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ONE OF THE MOST common means of detecting heart failure is to assess the patient for the presence of hepatojugular reflux. What's the connection? It has to do with venous return: In right-sided heart failure, abdominal compression increases venous return to the heart, which can markedly increase jugular vein distension and pressure.


In this article, I'll help you understand the steps you need to take to evaluate your patient for hepatojugular reflux. Keep in mind that you shouldn't perform this test if the patient exhibits any abdominal guarding.


Step by step

After explaining the procedure to the patient and washing your hands, place him supine and elevate the head of his bed to 45 degrees. With the patient in this position, you can assess him for distension of the internal and external jugular veins. Obvious bilateral distension when the head is elevated above 30 degrees indicates an abnormal increase in venous volume. Note the level of jugular venous distension for later comparison.


Next, stand at your patient's right side and ask him to turn his head to the left. Tell him to breathe normally through his open mouth; he shouldn't hold his breath during the test. Then, with your right hand, apply firm pressure on his midabdomen (at the periumbilical area) while assessing the highest point of oscillation in his right internal jugular vein.


Continue applying firm pressure to his abdomen for 30 to 60 seconds. This moves venous blood from the liver sinusoids to the venous system. If the heart can pump this additional volume, the jugular veins will rise for a few seconds, then return to the previous level. But if the patient has volume overload secondary to heart failure, jugular venous pressure rises and stays elevated for as long as you apply firm pressure. If the height of his neck veins increases by at least 3 cm throughout compression, he has positive hepatojugular reflux (see illustration).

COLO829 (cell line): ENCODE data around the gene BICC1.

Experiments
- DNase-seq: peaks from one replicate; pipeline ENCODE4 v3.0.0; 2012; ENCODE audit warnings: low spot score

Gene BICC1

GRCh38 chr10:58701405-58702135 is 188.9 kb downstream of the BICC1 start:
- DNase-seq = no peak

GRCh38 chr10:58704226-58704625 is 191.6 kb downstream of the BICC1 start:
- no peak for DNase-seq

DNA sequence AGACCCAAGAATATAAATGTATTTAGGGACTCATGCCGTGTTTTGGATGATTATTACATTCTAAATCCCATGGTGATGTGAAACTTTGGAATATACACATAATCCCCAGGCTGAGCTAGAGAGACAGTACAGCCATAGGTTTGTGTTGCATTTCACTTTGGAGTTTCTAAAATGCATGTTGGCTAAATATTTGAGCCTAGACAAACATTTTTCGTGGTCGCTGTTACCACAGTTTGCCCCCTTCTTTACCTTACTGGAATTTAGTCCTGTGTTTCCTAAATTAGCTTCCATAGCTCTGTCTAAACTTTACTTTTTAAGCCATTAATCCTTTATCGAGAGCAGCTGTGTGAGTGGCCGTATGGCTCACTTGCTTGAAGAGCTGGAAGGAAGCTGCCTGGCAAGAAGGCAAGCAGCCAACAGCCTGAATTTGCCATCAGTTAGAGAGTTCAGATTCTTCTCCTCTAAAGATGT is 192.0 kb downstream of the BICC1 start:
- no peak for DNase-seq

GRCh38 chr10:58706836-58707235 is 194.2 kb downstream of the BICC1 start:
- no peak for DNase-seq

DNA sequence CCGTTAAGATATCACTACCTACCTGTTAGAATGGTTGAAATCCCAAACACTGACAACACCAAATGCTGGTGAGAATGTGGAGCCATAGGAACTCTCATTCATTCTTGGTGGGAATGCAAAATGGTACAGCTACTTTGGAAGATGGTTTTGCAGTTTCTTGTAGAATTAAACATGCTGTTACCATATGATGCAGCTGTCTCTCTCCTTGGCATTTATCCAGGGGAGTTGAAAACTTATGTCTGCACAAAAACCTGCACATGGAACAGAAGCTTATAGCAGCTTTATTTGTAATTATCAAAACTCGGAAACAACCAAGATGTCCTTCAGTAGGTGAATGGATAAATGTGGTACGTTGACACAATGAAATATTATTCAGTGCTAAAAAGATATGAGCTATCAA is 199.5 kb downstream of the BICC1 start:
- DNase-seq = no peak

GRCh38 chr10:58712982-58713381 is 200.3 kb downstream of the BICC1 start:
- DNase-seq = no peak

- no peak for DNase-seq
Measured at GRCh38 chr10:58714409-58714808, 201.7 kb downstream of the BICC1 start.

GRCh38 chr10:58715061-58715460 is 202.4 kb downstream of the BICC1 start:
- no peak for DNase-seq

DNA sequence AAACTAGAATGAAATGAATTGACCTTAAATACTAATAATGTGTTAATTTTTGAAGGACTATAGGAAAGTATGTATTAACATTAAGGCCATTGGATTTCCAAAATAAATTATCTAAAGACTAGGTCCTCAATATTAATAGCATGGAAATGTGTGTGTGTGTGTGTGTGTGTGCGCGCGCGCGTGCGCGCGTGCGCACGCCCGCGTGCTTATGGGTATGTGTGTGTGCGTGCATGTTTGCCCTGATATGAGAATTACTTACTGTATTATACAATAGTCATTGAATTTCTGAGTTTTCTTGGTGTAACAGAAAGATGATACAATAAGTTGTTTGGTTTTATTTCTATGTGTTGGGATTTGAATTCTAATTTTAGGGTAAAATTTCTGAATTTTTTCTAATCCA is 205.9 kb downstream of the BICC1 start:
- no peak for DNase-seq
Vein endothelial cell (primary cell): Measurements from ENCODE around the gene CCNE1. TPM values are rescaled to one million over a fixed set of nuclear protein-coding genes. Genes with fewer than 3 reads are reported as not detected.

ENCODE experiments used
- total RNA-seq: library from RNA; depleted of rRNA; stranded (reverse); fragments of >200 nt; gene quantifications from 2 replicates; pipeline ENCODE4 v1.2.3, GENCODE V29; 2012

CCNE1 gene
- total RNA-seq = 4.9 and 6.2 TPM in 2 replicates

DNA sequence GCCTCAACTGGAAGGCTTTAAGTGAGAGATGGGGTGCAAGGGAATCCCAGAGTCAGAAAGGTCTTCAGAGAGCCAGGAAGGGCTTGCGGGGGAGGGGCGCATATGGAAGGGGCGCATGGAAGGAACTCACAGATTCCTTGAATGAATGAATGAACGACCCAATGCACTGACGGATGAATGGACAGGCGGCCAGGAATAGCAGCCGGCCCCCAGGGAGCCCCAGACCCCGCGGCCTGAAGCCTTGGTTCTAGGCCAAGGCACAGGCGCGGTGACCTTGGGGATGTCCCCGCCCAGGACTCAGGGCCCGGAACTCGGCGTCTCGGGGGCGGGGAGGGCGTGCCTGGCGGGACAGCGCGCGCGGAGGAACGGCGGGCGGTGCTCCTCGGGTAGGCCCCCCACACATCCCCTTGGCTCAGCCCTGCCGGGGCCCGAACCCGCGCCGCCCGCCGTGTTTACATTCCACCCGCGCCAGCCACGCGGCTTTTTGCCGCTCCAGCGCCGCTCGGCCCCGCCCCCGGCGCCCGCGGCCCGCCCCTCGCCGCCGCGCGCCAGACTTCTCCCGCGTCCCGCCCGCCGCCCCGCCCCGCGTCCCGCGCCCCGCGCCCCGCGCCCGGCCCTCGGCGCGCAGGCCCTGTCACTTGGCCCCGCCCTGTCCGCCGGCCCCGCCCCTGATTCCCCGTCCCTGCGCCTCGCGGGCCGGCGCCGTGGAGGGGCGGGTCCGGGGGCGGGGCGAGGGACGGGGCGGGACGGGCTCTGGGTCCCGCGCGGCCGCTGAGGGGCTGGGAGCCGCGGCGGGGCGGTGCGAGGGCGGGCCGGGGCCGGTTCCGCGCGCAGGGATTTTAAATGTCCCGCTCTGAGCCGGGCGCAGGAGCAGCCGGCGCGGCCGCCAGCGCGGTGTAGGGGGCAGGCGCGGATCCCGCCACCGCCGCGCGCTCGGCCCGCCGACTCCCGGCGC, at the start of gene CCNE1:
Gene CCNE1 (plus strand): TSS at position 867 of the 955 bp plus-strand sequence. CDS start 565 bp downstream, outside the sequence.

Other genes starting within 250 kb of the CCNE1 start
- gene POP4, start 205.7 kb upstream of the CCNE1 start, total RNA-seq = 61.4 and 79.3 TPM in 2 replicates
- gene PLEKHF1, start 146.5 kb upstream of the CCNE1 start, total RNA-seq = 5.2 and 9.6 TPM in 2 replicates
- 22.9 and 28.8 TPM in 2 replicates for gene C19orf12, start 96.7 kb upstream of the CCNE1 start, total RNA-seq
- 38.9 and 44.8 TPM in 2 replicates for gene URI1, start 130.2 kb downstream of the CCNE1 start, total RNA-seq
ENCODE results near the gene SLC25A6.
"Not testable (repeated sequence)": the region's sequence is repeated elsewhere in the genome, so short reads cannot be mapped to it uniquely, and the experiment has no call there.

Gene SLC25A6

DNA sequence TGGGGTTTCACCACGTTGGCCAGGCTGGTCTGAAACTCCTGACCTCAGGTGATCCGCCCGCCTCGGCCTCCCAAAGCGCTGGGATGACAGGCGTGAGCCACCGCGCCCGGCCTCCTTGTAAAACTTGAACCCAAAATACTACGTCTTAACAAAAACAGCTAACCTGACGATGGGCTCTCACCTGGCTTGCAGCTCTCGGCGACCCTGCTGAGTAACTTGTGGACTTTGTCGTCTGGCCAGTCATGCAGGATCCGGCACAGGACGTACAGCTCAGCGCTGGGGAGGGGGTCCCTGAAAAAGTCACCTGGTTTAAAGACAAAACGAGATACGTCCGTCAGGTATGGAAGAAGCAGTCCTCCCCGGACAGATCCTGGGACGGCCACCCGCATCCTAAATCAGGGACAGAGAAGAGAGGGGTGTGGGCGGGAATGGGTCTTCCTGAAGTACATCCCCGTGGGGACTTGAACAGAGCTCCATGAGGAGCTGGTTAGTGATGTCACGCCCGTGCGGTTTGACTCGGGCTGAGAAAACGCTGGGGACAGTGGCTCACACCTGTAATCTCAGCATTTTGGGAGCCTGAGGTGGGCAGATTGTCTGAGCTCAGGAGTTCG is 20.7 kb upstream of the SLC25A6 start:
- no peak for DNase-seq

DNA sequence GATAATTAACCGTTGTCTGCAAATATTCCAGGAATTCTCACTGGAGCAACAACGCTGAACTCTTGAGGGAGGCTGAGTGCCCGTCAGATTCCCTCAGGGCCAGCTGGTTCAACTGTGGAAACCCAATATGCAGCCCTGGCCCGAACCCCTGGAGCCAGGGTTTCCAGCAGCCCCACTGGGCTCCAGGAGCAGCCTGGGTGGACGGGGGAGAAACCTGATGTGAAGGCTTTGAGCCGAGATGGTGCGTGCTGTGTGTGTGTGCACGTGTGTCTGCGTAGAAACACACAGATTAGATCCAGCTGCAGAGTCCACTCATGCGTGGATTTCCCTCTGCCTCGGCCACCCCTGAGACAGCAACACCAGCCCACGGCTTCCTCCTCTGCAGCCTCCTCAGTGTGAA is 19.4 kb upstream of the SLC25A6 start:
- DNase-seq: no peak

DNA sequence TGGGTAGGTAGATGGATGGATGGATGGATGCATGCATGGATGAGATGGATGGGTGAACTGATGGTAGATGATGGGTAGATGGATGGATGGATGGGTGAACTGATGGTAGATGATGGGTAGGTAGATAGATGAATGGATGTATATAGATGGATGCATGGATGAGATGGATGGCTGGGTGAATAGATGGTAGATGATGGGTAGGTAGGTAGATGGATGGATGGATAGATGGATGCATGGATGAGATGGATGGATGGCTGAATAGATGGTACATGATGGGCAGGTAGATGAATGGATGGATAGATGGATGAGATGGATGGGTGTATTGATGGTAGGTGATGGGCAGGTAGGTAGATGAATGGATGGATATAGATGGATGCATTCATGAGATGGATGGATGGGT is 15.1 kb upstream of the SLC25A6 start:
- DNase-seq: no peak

Keep in mind, though, that this is only one piece of the puzzle: You shouldn't automatically interpret a positive hepatojugular reflux as diagnostic of fluid overload unless it correlates with the patient's vital signs, breath and heart sounds, peripheral edema, and daily weights. A patient with a positive hepatojugular reflux could also have a pulmonary embolism, pulmonary hypertension, or kidney disease, to name a few.




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